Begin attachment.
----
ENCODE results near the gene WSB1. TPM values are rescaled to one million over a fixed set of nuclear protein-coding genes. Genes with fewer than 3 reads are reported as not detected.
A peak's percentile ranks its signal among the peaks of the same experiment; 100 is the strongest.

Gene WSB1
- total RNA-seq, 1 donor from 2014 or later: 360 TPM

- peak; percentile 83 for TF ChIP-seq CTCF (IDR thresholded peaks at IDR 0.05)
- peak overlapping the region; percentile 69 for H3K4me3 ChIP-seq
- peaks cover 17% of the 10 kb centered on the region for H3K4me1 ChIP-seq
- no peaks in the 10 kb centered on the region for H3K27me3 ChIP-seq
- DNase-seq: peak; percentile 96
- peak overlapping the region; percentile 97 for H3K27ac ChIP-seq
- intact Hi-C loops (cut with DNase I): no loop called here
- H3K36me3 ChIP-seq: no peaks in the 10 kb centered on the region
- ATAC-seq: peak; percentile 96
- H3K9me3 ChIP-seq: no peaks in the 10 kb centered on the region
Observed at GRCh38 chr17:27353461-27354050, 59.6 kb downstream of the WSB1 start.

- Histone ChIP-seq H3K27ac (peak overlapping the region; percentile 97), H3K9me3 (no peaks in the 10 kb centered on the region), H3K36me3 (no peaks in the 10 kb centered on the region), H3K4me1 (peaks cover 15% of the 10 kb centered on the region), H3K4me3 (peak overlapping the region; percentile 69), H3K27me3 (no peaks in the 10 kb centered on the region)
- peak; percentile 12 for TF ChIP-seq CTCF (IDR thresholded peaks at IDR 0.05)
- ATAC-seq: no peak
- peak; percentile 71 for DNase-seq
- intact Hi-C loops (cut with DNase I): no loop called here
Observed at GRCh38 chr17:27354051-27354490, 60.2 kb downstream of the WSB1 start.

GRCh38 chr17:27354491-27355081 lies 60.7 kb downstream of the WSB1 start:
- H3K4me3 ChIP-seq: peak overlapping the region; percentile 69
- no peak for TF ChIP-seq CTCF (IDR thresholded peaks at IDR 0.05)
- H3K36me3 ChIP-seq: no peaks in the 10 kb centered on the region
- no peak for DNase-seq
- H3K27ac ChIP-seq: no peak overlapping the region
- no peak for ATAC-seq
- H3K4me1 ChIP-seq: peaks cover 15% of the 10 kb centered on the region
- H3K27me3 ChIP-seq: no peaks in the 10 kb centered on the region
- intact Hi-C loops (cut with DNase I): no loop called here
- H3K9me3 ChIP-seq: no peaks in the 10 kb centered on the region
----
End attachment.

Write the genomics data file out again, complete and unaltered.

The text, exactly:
ENCODE results near the gene WSB1. TPM values are rescaled to one million over a fixed set of nuclear protein-coding genes. Genes with fewer than 3 reads are reported as not detected.
A peak's percentile ranks its signal among the peaks of the same experiment; 100 is the strongest.

Gene WSB1
- total RNA-seq, 1 donor from 2014 or later: 360 TPM

- peak; percentile 83 for TF ChIP-seq CTCF (IDR thresholded peaks at IDR 0.05)
- peak overlapping the region; percentile 69 for H3K4me3 ChIP-seq
- peaks cover 17% of the 10 kb centered on the region for H3K4me1 ChIP-seq
- no peaks in the 10 kb centered on the region for H3K27me3 ChIP-seq
- DNase-seq: peak; percentile 96
- peak overlapping the region; percentile 97 for H3K27ac ChIP-seq
- intact Hi-C loops (cut with DNase I): no loop called here
- H3K36me3 ChIP-seq: no peaks in the 10 kb centered on the region
- ATAC-seq: peak; percentile 96
- H3K9me3 ChIP-seq: no peaks in the 10 kb centered on the region
Observed at GRCh38 chr17:27353461-27354050, 59.6 kb downstream of the WSB1 start.

- Histone ChIP-seq H3K27ac (peak overlapping the region; percentile 97), H3K9me3 (no peaks in the 10 kb centered on the region), H3K36me3 (no peaks in the 10 kb centered on the region), H3K4me1 (peaks cover 15% of the 10 kb centered on the region), H3K4me3 (peak overlapping the region; percentile 69), H3K27me3 (no peaks in the 10 kb centered on the region)
- peak; percentile 12 for TF ChIP-seq CTCF (IDR thresholded peaks at IDR 0.05)
- ATAC-seq: no peak
- peak; percentile 71 for DNase-seq
- intact Hi-C loops (cut with DNase I): no loop called here
Observed at GRCh38 chr17:27354051-27354490, 60.2 kb downstream of the WSB1 start.

GRCh38 chr17:27354491-27355081 lies 60.7 kb downstream of the WSB1 start:
- H3K4me3 ChIP-seq: peak overlapping the region; percentile 69
- no peak for TF ChIP-seq CTCF (IDR thresholded peaks at IDR 0.05)
- H3K36me3 ChIP-seq: no peaks in the 10 kb centered on the region
- no peak for DNase-seq
- H3K27ac ChIP-seq: no peak overlapping the region
- no peak for ATAC-seq
- H3K4me1 ChIP-seq: peaks cover 15% of the 10 kb centered on the region
- H3K27me3 ChIP-seq: no peaks in the 10 kb centered on the region
- intact Hi-C loops (cut with DNase I): no loop called here
- H3K9me3 ChIP-seq: no peaks in the 10 kb centered on the region